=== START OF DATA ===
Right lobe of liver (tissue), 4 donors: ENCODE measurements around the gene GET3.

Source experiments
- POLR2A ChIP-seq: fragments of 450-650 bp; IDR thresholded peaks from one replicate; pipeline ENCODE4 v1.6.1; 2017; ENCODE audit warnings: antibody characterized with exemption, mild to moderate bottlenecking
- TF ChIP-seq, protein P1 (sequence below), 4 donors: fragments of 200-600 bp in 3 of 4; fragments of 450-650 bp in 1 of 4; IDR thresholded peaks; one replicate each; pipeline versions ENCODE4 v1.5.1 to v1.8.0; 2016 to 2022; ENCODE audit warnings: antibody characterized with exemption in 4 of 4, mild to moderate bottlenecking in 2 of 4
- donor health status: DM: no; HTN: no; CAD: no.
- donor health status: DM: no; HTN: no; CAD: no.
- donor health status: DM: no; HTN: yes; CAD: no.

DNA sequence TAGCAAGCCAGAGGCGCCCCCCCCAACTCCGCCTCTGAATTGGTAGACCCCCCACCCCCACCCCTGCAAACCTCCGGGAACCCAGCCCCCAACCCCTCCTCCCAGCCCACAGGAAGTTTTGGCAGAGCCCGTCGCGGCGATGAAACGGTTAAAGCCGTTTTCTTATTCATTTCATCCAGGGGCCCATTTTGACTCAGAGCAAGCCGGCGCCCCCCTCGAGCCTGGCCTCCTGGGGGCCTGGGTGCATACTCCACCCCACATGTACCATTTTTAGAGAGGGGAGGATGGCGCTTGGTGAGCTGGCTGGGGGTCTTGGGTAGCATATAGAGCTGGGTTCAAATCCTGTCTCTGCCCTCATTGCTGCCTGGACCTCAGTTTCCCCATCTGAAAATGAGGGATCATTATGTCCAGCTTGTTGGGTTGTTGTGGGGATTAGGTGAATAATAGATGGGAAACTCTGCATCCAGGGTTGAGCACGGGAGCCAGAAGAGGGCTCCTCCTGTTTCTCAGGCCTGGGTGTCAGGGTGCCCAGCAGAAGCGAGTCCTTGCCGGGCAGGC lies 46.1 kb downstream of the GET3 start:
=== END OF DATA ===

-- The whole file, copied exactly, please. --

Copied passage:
Right lobe of liver (tissue), 4 donors: ENCODE measurements around the gene GET3.

Source experiments
- POLR2A ChIP-seq: fragments of 450-650 bp; IDR thresholded peaks from one replicate; pipeline ENCODE4 v1.6.1; 2017; ENCODE audit warnings: antibody characterized with exemption, mild to moderate bottlenecking
- TF ChIP-seq, protein P1 (sequence below), 4 donors: fragments of 200-600 bp in 3 of 4; fragments of 450-650 bp in 1 of 4; IDR thresholded peaks; one replicate each; pipeline versions ENCODE4 v1.5.1 to v1.8.0; 2016 to 2022; ENCODE audit warnings: antibody characterized with exemption in 4 of 4, mild to moderate bottlenecking in 2 of 4
- donor health status: DM: no; HTN: no; CAD: no.
- donor health status: DM: no; HTN: no; CAD: no.
- donor health status: DM: no; HTN: yes; CAD: no.

DNA sequence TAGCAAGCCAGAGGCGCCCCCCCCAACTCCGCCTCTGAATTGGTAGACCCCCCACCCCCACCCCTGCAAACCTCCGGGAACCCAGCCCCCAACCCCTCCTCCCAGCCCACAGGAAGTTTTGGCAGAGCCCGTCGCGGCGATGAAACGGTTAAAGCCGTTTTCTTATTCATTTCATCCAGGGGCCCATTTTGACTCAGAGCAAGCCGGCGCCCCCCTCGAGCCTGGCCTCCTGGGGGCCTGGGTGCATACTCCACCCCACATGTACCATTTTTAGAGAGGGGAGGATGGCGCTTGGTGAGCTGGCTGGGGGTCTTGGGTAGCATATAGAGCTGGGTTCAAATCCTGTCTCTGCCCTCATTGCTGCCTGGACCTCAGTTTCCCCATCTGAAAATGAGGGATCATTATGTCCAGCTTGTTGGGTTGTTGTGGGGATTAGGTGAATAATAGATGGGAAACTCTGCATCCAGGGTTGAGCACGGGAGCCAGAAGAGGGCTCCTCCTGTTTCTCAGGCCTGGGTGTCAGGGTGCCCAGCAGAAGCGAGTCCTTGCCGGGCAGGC lies 46.1 kb downstream of the GET3 start: